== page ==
Shares of gambling companies such as Las Vegas Sands (NYSE:LVS), Wynn Resorts (NASDAQ:WYNN), and MGM Resorts International (NYSE:MGM) have each lost around a third of their value since last April. Investors have lowered their confidence in these companies because of major issues in Macau in the past few quarters.
The Chinese government's crackdown on corruption and increasing regulation of high-net-worth Chinese and their gambling activities in Macau has led to a dramatic decline in VIP gambling. Casinos are feeling the pain since Macau makes up a significant portion of these companies' revenue bases -- as much as 75% for Wynn Resorts last summer.
So far, the problem has been contained to Macau, and growth in gambling companies' operations in Las Vegas have slightly countered the losses in the past few quarters. However, VIP Chinese gamblers are a significant portion of Las Vegas' consumer base as well, which has helped fuel Las Vegas' total growth in the past few years.
So will the same thing that has crushed Macau hurt Las Vegas as well?
The Las Vegas Convention and Visitors Authority actively recruits Chinese gamblers, with offices both on Mainland China and in Hong Kong. Growth in this segment shows how successful this courting has been, with a record number of Chinese visitors to Las Vegas in 2013 (the most recent year of available statistics), up 39% year over year to 263,000.
According to research from McKinsey, growth in China's middle class is spurring domestic travel, but international travel seems to still be reserved mostly for high-net-worth Chinese citizens -- the VIP segment. So we can assume at least a large portion of these Chinese visitors to Las Vegas are of the same caliber as the group that's causing the issues in Macau now.
But high-net-worth Chinese citizens are not only a large and growing segment of visitors and gamblers in Las Vegas. Increasingly, they're also investors. Using what's called an EB-5 visa program -- which allows special investments by foreigners in economically depressed areas, which Las Vegas has been deemed since the recession in 2008 -- wealthy Chinese citizens have also been key sources of funding for new growth in Las Vegas. Of the visas granted, 85% have gone to Chinese citizens, according to Global Market Advisors partner Andrew Klebanow.
"Some of the biggest Las Vegas developments over the past five years have tapped the EB-5 program for hundreds of millions of dollars," Klebanow said, as reported to ChinaUSFocus.com
Macau's recent issues started with lowered revenue from the VIP segment of gamblers there. China's president, Xi Jinping, is increasing regulations on "junket operators" -- companies that bring high-net-worth players to Macau -- in response to illicit activity that these companies reported in the past year. Many of these companies are finding that the new rules make their work less profitable, and as a result -- or because they were forced to because of involvement in the illicit activity -- about 16% of such operators have shut down in the past year. That's why the VIP segment has provided much less revenue to gambling companies there than it did in 2013.
So will President Xi continue to follow the VIP gambling money out of Macau and start to regulate these players and investors who are taking money out of his country? If that happens, will Las Vegas feel a similar squeeze? After all, the current new regulations effectively dropped what was expected to be major year-over-year gambling revenue growth in Macau in 2014 to year-over-year decreases in revenue.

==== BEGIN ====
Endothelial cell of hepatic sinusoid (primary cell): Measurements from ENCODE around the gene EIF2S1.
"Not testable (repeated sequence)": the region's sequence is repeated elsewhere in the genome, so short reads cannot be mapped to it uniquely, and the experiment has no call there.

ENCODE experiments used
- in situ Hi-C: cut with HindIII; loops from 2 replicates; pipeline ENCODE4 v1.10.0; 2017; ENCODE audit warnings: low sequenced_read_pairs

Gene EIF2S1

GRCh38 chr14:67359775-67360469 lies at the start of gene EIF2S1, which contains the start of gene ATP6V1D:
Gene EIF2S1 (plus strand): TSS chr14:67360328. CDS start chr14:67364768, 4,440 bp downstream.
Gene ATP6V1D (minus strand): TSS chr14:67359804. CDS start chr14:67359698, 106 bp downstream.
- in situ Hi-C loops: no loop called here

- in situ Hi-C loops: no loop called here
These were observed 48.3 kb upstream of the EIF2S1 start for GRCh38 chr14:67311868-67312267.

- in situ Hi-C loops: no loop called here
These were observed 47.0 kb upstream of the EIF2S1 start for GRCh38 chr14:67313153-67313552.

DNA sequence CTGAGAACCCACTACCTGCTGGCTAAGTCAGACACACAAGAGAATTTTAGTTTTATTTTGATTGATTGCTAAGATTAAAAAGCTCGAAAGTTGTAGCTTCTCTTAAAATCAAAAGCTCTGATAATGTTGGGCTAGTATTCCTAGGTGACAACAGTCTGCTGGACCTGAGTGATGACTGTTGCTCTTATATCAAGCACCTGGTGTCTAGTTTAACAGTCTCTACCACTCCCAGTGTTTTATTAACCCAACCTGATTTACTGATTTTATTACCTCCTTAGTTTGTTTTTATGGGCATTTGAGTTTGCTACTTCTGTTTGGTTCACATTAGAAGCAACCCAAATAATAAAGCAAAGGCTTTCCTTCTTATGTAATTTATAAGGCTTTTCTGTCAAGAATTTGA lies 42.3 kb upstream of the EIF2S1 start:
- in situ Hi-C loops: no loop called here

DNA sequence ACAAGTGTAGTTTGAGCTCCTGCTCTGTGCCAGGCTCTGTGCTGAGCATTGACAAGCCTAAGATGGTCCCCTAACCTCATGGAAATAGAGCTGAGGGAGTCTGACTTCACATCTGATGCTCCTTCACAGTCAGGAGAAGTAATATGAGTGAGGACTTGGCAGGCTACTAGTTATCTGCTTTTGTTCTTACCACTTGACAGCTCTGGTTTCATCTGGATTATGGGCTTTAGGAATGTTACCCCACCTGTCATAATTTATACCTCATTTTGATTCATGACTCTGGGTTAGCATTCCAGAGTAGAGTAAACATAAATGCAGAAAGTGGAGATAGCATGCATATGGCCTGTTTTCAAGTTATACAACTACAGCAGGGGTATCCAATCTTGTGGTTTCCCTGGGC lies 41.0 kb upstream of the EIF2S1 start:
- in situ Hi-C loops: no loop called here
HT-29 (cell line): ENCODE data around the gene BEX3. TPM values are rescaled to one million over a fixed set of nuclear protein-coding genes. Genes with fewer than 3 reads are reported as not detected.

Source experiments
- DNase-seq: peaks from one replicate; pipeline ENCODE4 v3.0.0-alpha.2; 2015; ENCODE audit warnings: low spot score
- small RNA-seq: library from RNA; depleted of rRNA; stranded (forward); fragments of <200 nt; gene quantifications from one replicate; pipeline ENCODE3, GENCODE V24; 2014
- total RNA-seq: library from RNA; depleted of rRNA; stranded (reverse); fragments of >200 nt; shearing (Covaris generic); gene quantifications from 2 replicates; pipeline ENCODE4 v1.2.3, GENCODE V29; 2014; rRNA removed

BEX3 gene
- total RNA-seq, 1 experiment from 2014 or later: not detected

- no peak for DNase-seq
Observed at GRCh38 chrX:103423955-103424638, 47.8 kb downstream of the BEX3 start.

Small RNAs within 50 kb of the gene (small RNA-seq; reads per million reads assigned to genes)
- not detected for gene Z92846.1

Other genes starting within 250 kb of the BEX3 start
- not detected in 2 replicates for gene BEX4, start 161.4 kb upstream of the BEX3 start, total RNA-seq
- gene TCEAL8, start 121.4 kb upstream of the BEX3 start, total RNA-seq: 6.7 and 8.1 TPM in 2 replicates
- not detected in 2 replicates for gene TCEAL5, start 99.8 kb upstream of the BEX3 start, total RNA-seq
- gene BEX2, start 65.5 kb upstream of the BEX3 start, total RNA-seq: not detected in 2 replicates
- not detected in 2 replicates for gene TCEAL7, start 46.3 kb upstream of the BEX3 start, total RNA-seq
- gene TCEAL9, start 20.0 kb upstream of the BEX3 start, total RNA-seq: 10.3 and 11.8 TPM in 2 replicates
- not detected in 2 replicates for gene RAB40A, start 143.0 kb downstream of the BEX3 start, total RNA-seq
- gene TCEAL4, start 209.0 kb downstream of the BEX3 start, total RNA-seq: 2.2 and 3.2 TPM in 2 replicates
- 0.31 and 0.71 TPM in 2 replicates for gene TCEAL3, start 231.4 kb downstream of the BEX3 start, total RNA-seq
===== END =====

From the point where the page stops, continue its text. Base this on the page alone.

Well, while the Chinese high-net-worth segment does make up a substantial sub-segment for Las Vegas, it still accounts for less than 10% of total Las Vegas visitors in 2013. During the same time, more than two-thirds of Macau's total gambling revenue came from the VIP segment. So while Las Vegas would still feel the loss, it wouldn't crush Las Vegas as it has Macau.
Another reason Las Vegas is probably OK is that -- much as Macau is finally doing now -- it's focusing more on mass-market (i.e., middle class) gamers and non-gambling revenues such as entertainment and hotel revenue. In 2014, gambling accounted for just more than one-third of the total revenue for the major casinos on the Las Vegas Strip. That's the lowest percentage of total revenue that gambling has accounted for in Las Vegas' recent history. The biggest increases in percentage of overall revenue for the main casinos on the Las Vegas Strip come from other segments such as dining, hotel rooms, and entertainment, as well as from business and convention use.
However, Las Vegas is only now coming out of its income woes after the recession in 2008. While the companies there are showing growth again, and the economy looks to be revving back up, it could still be fragile. The economy there is still growing at low rates, and a drop in a somewhat substantial segment such as Chinese gamblers could still cause that growth to slow even more. For investors continuing to bet on these companies, most of which operate in Macau and Las Vegas, keep watching what's happening with this Chinese VIP segment.
Bradley Seth McNew owns shares of Las Vegas Sands. The Motley Fool has no position in any of the stocks mentioned. Try any of our Foolish newsletter services free for 30 days. We Fools may not all hold the same opinions, but we all believe that considering a diverse range of insights makes us better investors. The Motley Fool has a disclosure policy.